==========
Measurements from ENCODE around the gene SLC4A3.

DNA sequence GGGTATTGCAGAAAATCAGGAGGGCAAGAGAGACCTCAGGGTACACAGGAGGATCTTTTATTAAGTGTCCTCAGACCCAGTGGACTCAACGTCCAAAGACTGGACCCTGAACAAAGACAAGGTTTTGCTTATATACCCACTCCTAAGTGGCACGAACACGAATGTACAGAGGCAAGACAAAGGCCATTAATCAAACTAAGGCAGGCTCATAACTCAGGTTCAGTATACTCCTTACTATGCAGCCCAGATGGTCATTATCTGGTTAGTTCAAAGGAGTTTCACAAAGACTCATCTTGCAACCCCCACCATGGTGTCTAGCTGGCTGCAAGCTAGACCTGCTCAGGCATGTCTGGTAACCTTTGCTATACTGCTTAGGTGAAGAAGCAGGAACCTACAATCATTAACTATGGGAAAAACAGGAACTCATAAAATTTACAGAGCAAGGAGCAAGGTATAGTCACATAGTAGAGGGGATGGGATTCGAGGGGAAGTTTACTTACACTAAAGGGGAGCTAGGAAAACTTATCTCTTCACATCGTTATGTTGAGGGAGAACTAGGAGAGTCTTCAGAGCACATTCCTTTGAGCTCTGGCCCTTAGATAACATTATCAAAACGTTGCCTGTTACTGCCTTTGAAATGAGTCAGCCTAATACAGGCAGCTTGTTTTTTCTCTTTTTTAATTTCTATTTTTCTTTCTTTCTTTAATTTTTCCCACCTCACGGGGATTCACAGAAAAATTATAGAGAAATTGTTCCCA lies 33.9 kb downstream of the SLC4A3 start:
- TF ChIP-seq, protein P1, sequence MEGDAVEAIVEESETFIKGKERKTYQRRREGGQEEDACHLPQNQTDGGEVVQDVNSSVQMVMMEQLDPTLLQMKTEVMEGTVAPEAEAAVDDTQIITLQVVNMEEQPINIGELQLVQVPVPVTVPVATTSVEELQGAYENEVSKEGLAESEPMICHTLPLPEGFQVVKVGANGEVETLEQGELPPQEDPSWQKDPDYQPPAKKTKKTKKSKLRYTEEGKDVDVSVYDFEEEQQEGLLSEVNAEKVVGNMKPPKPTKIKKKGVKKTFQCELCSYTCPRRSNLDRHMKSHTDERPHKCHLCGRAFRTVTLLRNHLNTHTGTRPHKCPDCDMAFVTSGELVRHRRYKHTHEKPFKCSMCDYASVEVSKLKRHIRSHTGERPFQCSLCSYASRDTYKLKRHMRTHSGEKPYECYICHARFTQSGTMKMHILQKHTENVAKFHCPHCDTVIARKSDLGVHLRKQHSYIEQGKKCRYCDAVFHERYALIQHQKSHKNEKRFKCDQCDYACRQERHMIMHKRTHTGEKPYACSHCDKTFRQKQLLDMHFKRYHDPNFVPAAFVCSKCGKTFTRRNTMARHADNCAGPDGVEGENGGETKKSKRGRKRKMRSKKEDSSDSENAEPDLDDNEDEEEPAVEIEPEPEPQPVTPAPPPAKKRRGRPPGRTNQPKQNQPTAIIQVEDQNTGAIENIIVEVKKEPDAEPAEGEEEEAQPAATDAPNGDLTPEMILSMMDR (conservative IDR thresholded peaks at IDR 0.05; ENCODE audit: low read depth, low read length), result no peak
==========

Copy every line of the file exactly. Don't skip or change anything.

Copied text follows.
Measurements from ENCODE around the gene SLC4A3.

DNA sequence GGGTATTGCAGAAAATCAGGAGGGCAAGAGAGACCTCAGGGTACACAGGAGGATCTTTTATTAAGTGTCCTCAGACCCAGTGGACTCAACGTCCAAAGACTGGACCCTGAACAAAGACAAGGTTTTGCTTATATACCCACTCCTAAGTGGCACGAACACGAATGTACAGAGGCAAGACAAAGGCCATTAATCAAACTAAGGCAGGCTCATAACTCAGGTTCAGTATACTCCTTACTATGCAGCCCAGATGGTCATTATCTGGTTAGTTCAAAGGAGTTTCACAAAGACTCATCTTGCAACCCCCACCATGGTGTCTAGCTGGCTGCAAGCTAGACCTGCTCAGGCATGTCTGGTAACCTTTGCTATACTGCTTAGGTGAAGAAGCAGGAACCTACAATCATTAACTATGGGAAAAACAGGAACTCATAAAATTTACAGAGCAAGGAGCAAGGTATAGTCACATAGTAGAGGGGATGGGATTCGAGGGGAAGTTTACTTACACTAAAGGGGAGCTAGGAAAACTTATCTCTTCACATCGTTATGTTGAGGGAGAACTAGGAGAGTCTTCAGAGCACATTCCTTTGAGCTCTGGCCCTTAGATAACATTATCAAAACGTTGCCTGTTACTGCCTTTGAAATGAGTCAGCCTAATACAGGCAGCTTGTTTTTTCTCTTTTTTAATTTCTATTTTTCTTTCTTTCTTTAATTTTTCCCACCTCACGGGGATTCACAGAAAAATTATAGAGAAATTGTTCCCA lies 33.9 kb downstream of the SLC4A3 start:
- TF ChIP-seq, protein P1, sequence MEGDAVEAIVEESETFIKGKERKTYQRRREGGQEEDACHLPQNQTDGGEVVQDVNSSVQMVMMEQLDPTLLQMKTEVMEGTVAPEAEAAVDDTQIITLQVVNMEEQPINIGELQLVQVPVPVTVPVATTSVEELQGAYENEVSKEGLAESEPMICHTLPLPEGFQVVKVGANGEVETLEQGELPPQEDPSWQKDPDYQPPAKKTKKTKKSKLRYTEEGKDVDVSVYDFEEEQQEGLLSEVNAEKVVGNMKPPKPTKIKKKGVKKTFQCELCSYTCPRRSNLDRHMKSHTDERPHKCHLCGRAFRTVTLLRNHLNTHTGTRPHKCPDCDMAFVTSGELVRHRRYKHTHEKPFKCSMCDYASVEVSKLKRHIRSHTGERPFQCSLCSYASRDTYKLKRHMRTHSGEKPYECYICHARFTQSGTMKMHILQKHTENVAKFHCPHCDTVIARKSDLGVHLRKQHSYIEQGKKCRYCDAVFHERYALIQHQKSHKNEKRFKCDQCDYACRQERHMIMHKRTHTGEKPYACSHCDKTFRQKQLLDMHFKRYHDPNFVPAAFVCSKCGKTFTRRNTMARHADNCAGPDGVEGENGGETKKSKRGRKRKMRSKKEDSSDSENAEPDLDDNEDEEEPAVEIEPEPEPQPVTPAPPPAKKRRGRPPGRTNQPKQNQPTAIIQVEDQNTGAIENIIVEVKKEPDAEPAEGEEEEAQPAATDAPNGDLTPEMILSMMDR (conservative IDR thresholded peaks at IDR 0.05; ENCODE audit: low read depth, low read length), result no peak